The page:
Content Detail

Buffalograss is native to the western areas of the tallgrass prairie. It is sometimes listed as native to the Chicago region, but it is thought to be introduced from further west. This is a low-growing, warm season, running grass.

  • Family (English) Grass
  • Family (botanic) Poaceae
  • Tree or plant type Grass, Ground cover, Perennial
  • Native locale Illinois, North America
  • Size range Low-growing plant (under 6 inches), Small plant (6-12 inches)
  • Light exposure Full sun (6 hrs direct light daily)
  • Hardiness zones Zone 2, Zone 3, Zone 4, Zone 5 (Northern Illinois), Zone 6 (City of Chicago), Zone 7, Zone 8, Zone 9
  • Soil preference Dry soil, Moist, well-drained soil
  • Tolerances Alkaline soil, Dry sites, Occasional drought
  • Season of interest mid spring, late spring, early summer, midsummer, late summer
  • Flower color and fragrance Other
  • Shape or form Creeping
  • More information


Native geographic location and habitat:

Native to a large portion of the Midwestern and western United States, this grass is common in arid zones.

Leaf description:

The leaves of this grass are very fine, only 1/8 inch wide and 3 to 6 inches long. The gray-green leaves curl a little and will be straw-colored from mid-fall to mid-spring.

Flower description:

Flowering occurs at different times over the wide native range of this plant. In the Midwest, the majority of flowering will occur May through July. Male and female flowers usually occur on separate plants (dioecious), but some plants may produce both male and female flowers (monoecious). The  male flowers are tiny and  held in two-rowed clusters while female flowers are clustered into groups. The flowers are wind pollinated.

Fruit description:

The small fruit (caryopsis or grains) are held in bur-like clusters.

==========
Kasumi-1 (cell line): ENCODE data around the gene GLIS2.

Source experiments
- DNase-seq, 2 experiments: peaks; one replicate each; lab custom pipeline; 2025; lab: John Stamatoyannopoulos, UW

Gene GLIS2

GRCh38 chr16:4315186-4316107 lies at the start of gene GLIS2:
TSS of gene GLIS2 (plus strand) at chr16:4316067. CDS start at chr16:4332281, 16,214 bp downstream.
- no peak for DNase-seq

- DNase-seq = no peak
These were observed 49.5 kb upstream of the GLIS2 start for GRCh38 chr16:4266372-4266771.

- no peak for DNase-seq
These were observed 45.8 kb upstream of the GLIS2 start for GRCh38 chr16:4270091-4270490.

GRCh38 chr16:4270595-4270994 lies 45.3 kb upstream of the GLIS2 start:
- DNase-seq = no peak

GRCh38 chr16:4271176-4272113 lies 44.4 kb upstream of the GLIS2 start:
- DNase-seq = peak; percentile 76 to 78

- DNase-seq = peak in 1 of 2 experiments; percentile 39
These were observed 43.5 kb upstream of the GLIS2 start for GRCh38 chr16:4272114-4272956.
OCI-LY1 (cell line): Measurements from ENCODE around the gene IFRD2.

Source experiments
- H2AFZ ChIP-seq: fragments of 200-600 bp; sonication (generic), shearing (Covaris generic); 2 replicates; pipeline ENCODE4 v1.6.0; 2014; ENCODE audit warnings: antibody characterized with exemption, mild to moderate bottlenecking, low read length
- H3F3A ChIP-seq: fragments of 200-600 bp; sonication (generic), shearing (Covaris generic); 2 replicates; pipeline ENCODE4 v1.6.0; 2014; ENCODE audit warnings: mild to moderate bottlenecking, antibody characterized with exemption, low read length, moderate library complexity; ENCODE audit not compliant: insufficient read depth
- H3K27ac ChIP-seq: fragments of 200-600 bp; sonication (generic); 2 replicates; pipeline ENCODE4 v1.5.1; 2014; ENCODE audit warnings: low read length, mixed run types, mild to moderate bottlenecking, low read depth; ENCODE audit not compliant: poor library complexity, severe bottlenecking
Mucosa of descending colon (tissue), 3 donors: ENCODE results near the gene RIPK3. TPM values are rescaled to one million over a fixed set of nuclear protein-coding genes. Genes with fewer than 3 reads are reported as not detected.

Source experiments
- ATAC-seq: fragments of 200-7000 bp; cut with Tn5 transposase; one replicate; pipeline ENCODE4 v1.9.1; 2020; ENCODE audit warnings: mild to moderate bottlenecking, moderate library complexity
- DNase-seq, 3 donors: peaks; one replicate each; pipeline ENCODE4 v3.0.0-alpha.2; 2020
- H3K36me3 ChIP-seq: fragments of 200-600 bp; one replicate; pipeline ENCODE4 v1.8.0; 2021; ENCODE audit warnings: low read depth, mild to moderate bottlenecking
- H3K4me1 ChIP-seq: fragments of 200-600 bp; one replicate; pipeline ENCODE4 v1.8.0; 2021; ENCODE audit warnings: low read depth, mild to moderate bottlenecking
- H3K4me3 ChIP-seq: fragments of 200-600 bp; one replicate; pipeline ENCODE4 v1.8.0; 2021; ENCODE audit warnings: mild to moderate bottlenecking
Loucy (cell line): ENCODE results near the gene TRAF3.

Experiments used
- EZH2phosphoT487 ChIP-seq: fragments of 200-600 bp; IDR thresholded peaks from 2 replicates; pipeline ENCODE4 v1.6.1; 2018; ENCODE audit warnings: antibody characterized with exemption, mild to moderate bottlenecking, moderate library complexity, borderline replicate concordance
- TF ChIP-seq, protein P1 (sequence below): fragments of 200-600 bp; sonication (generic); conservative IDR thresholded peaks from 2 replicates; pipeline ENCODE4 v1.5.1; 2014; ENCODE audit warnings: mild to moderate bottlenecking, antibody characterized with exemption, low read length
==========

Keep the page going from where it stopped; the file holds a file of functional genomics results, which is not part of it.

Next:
Plant Care:

Buffalograss requires full sun and is very tolerant of drought. It can be used as a ground cover or a low maintenance lawn. As a lawn replacement, it has some limitations as it is  dormant from mid-fall to mid-spring and will be straw colored at that time. It does not tolerate high moisture conditions nor heavy foot traffic.

List of pests and diseases:

No serious disease or insect problems. Stolons can cause this grass to spread into areas where it is not wanted.

Cody buffalograss (Buchloe dactyloides ‘Cody’): 

This cultivar has several improved characteristics, including faster establishment, darker blue-green color, higher density, good cold tolerance, and excellent drought tolerance.

Legacy buffalograss (Buchloe dactyloides ‘Legacy’): 

Dark blue-green color and soft narrow blades characterize this cultivar of all female plants.

Texoka buffalograss (Buchloe dactyloides ‘Texoka’): 

This cultivar contains a mix of ten different selections of buffalograss from Texas, Oklahoma, and Kansas. Adaptable to most of the United States.


Your support is vital to the Arboretum, where the power of trees makes a positive impact on people’s lives.

Make a gift